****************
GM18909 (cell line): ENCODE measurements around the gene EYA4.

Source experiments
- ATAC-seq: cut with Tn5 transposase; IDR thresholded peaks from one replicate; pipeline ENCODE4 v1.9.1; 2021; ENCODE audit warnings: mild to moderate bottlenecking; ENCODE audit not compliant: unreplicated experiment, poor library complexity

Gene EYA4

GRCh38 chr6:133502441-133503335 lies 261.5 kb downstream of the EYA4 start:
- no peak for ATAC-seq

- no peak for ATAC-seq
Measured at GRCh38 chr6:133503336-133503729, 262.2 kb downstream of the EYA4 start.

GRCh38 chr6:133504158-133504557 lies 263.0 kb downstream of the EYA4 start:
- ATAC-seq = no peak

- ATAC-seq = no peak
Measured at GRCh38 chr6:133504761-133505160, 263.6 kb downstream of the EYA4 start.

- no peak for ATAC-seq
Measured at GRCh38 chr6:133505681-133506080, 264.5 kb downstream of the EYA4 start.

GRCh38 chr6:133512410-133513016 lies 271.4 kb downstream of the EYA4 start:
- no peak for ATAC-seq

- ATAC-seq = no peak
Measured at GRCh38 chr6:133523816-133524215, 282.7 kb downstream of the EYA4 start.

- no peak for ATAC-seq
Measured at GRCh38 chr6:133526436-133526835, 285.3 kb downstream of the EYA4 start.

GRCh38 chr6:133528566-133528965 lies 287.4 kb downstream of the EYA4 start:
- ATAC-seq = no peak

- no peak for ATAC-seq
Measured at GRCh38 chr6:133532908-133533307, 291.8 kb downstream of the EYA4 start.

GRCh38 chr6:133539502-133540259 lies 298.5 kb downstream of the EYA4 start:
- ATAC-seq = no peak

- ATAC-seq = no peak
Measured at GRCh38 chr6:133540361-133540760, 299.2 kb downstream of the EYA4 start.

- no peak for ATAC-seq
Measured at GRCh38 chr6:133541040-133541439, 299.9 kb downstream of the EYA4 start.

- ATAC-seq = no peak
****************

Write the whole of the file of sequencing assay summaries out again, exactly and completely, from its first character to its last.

GM18909 (cell line): ENCODE measurements around the gene EYA4.

Source experiments
- ATAC-seq: cut with Tn5 transposase; IDR thresholded peaks from one replicate; pipeline ENCODE4 v1.9.1; 2021; ENCODE audit warnings: mild to moderate bottlenecking; ENCODE audit not compliant: unreplicated experiment, poor library complexity

Gene EYA4

GRCh38 chr6:133502441-133503335 lies 261.5 kb downstream of the EYA4 start:
- no peak for ATAC-seq

- no peak for ATAC-seq
Measured at GRCh38 chr6:133503336-133503729, 262.2 kb downstream of the EYA4 start.

GRCh38 chr6:133504158-133504557 lies 263.0 kb downstream of the EYA4 start:
- ATAC-seq = no peak

- ATAC-seq = no peak
Measured at GRCh38 chr6:133504761-133505160, 263.6 kb downstream of the EYA4 start.

- no peak for ATAC-seq
Measured at GRCh38 chr6:133505681-133506080, 264.5 kb downstream of the EYA4 start.

GRCh38 chr6:133512410-133513016 lies 271.4 kb downstream of the EYA4 start:
- no peak for ATAC-seq

- ATAC-seq = no peak
Measured at GRCh38 chr6:133523816-133524215, 282.7 kb downstream of the EYA4 start.

- no peak for ATAC-seq
Measured at GRCh38 chr6:133526436-133526835, 285.3 kb downstream of the EYA4 start.

GRCh38 chr6:133528566-133528965 lies 287.4 kb downstream of the EYA4 start:
- ATAC-seq = no peak

- no peak for ATAC-seq
Measured at GRCh38 chr6:133532908-133533307, 291.8 kb downstream of the EYA4 start.

GRCh38 chr6:133539502-133540259 lies 298.5 kb downstream of the EYA4 start:
- ATAC-seq = no peak

- ATAC-seq = no peak
Measured at GRCh38 chr6:133540361-133540760, 299.2 kb downstream of the EYA4 start.

- no peak for ATAC-seq
Measured at GRCh38 chr6:133541040-133541439, 299.9 kb downstream of the EYA4 start.

- ATAC-seq = no peak